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This site is dedicated to the Honorable people, those who did not cross the picket lines at Northwest Airlines, commonly referred to as SCABair. Now that Delta and NWA are one carrier, Delta now picks up the moniker of SCABair, because they employ the same SCABS that NWA did.
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What a mess...
Obama administration may use obscure fund to pay billions to ACA insurers
By Amy Goldstein
The Obama administration is maneuvering to pay health insurers billions
of dollars the government owes under the Affordable Care Act, through a
move that could circumvent Congress and help shore up the president’s
signature legislative achievement before he leaves office.
Justice Department officials have privately told several health plans suing over the unpaid money that they are eager to negotiate a broad settlement, which could end up offering payments to about 175 health plans selling coverage on ACA marketplaces, according to insurance executives and lawyers familiar with the talks.
The payments most likely would draw from an obscure Treasury Department fund intended to cover federal legal claims, the executives and lawyers said. This approach would get around a recent congressional ban on the use of Health and Human Services money to pay the insurers.
The start of negotiations came amid an exodus of health plans from the insurance exchanges that are at the heart of the law. More than 10 million Americans have gained coverage through the marketplaces since they opened in 2014.
But many insurers are losing money on their new customers, who tend to be relatively sick and expensive to treat. As a result, some smaller plans have been driven out of business and a few major ones are defecting from exchanges for the coming year.
The administration’s efforts reflect the partisan thorns that still surround the sprawling law a half-dozen years after its passage. The payouts that officials want to salvage were part of an ACA strategy to help the marketplaces flourish early on. But Republican opponents in Congress branded them an insurance industry “bailout” and restricted the use of HHS funds.
A settlement probably would rely on Treasury’s Judgment Fund, a 1950s creation that is allowed as much money as it needs to satisfy valid claims against the government. The fund’s website shows that it has been used for a few hundred claims against HHS in the past decade. Taken together, they amounted to about $18 million — a fraction of what the insurers are owed.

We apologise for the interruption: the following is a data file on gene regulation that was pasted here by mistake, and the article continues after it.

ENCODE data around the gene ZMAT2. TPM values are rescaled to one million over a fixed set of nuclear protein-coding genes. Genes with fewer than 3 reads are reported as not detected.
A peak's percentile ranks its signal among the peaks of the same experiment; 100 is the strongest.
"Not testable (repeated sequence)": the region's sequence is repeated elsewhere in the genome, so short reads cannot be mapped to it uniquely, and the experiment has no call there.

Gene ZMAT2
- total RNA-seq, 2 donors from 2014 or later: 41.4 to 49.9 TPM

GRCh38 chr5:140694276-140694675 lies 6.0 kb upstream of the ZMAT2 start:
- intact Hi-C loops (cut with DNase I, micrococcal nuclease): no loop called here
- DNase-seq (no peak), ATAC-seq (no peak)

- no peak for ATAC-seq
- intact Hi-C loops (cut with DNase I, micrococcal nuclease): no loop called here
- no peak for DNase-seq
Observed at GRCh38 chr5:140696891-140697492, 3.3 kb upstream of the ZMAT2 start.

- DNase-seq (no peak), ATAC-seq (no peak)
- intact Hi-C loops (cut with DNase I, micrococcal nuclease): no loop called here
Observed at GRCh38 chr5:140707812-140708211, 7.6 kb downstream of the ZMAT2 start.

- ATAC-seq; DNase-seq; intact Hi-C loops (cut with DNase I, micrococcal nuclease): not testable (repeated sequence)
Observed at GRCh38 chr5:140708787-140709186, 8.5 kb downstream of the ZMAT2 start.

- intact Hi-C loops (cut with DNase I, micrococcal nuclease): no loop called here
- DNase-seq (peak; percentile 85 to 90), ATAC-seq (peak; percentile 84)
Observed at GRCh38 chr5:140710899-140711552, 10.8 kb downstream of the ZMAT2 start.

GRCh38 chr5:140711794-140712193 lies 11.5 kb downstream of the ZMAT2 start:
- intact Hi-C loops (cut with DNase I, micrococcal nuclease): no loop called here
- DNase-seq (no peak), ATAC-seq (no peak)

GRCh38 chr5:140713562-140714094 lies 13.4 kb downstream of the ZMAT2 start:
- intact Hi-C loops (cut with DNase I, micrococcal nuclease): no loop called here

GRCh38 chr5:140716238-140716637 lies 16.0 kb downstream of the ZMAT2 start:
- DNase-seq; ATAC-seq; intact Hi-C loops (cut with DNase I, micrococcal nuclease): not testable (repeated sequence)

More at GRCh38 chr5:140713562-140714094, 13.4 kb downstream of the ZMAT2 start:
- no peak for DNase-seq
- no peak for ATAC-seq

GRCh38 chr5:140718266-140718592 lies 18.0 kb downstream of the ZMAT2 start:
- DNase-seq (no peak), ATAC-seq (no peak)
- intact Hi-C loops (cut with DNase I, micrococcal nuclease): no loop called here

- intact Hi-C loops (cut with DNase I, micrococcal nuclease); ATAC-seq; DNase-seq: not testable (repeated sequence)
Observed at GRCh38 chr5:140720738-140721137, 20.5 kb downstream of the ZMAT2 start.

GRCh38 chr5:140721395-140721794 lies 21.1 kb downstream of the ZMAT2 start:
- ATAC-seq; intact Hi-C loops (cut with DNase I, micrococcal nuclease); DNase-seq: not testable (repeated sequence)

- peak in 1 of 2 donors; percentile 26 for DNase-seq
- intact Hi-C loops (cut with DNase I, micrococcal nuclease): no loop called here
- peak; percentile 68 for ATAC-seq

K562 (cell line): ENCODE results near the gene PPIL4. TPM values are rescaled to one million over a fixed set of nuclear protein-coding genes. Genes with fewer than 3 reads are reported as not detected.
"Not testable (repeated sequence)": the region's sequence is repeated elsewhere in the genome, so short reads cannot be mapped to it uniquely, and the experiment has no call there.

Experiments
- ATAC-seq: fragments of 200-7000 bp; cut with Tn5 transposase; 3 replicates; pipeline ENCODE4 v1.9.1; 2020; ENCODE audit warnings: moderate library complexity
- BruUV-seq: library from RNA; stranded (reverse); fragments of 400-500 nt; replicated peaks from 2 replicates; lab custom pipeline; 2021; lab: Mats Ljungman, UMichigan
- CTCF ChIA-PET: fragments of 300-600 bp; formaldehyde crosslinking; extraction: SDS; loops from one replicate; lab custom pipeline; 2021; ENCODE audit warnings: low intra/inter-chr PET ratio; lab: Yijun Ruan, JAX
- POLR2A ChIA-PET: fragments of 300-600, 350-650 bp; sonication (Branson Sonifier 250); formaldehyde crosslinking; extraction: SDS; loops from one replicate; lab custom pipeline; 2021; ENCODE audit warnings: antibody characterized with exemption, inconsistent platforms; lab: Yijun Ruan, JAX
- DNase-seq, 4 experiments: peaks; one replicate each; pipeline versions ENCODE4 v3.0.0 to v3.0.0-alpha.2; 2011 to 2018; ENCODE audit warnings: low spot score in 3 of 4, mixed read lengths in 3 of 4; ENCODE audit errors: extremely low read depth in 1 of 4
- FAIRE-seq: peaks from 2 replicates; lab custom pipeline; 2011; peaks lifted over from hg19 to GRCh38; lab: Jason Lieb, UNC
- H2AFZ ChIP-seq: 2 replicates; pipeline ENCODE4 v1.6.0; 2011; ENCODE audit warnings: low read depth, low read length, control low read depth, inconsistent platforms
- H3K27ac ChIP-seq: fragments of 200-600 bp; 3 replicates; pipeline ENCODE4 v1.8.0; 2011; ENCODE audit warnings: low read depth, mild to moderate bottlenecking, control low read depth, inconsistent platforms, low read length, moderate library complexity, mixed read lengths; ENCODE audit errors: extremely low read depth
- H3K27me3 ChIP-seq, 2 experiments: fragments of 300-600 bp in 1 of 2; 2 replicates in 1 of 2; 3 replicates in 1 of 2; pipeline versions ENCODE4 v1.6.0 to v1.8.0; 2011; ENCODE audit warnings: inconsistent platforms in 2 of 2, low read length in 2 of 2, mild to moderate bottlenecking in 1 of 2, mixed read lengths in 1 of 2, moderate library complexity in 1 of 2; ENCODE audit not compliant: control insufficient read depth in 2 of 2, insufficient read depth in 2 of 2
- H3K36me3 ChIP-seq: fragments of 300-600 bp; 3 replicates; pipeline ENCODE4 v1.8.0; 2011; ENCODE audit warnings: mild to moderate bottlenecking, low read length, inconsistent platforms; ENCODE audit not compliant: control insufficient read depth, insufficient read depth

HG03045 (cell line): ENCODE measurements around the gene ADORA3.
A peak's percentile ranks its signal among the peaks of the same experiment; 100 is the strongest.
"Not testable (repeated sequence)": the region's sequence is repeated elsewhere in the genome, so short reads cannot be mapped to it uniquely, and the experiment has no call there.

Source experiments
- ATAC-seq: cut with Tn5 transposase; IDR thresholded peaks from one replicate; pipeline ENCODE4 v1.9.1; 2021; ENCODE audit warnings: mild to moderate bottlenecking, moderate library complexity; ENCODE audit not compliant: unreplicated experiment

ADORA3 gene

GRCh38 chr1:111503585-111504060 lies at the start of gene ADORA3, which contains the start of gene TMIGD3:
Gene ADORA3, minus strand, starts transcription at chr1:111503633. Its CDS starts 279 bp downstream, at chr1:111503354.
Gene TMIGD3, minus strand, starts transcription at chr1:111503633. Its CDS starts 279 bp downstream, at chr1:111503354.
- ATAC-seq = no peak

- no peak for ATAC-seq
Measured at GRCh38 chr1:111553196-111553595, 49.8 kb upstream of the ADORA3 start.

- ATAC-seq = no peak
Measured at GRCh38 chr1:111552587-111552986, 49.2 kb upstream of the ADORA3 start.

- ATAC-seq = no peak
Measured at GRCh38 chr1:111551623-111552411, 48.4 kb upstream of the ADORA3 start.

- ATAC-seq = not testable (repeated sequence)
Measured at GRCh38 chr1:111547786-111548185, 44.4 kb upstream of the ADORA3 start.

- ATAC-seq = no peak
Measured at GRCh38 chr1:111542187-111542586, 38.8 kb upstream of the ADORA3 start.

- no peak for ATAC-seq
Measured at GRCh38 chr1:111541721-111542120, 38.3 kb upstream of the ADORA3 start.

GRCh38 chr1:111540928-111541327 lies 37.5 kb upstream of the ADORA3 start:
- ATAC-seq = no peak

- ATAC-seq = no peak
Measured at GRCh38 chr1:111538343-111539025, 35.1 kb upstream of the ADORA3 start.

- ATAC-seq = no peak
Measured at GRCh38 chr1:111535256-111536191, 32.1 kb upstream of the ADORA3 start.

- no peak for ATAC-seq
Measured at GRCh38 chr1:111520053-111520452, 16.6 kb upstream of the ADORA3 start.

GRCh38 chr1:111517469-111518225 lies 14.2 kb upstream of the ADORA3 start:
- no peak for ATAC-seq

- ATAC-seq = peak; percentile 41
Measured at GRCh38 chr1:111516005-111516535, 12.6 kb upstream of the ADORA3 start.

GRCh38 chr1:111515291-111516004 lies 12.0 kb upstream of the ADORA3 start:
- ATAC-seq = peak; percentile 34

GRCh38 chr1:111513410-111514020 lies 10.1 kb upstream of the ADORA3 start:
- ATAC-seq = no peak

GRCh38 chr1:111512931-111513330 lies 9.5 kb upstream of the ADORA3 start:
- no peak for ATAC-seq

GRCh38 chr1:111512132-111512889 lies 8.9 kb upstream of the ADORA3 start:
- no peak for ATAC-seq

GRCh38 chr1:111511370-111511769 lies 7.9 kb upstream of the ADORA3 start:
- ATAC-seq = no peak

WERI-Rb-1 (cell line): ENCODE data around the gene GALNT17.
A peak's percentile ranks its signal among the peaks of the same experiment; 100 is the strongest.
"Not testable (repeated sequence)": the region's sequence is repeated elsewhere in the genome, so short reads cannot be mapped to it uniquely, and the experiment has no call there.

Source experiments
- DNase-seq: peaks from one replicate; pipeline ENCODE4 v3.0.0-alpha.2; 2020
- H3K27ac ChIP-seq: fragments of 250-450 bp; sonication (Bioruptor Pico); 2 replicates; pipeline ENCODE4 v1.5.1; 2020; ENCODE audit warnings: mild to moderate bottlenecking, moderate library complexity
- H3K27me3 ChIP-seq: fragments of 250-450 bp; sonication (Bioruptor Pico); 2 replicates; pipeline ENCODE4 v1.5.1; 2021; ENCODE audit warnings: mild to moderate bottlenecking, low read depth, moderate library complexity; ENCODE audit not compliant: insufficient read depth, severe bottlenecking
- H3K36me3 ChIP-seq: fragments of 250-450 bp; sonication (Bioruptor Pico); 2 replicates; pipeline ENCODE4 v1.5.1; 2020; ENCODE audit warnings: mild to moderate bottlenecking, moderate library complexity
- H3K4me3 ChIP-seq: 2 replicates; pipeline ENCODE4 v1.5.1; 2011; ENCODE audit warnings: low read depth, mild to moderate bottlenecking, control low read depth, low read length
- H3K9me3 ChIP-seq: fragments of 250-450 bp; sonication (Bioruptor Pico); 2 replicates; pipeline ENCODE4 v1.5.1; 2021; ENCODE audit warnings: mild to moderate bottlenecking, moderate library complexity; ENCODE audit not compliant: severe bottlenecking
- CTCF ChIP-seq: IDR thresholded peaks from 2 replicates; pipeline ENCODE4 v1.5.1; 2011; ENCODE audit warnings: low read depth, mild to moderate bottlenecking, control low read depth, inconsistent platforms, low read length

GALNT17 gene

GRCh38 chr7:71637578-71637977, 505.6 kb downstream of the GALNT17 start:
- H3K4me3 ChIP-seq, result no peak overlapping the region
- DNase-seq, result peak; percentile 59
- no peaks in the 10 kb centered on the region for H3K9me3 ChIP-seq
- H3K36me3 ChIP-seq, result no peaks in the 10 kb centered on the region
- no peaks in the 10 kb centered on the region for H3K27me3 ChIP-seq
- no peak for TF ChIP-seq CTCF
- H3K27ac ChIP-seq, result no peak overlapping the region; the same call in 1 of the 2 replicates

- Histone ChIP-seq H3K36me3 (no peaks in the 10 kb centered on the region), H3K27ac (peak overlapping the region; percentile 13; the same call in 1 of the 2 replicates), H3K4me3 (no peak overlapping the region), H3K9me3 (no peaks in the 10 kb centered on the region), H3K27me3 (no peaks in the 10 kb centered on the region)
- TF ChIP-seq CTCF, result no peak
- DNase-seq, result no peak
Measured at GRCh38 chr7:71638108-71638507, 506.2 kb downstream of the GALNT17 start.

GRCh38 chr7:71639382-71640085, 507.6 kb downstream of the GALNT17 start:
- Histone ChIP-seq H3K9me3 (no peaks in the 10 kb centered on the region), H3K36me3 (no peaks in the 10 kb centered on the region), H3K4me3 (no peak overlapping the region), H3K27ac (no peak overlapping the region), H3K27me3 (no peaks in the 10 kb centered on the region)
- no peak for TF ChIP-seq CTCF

In the administration’s waning months, officials are continuing their upbeat portrayal of all aspects of the law. Behind the scenes, they think that making these payments to insurers — $2.5 billion for 2014 and an as-yet-undisclosed sum for 2015 — is crucial to the exchanges’ well-being.
“It’s a legacy item for the White House,” said Dan Mendelson, president of the health consulting firm Avalere and an adviser on the payout effort. “It’s more than just a lawsuit. It’s really about the future . . . and stability of these markets.”
GOP lawmakers are already beginning to cry foul. “It’s an end run on the clear . . . intent of Congress,” said Rep. H. Morgan Griffith (Va.).
The money in question involves one of three strategies to help coax insurers into the marketplaces by promising to cushion them from unexpectedly high expenses for their new customers. This particular strategy, known as “risk corridors,” was for the marketplaces’ first three years, when it was unclear how many people would sign up and how much medical care they would use. Read the rest of the article here
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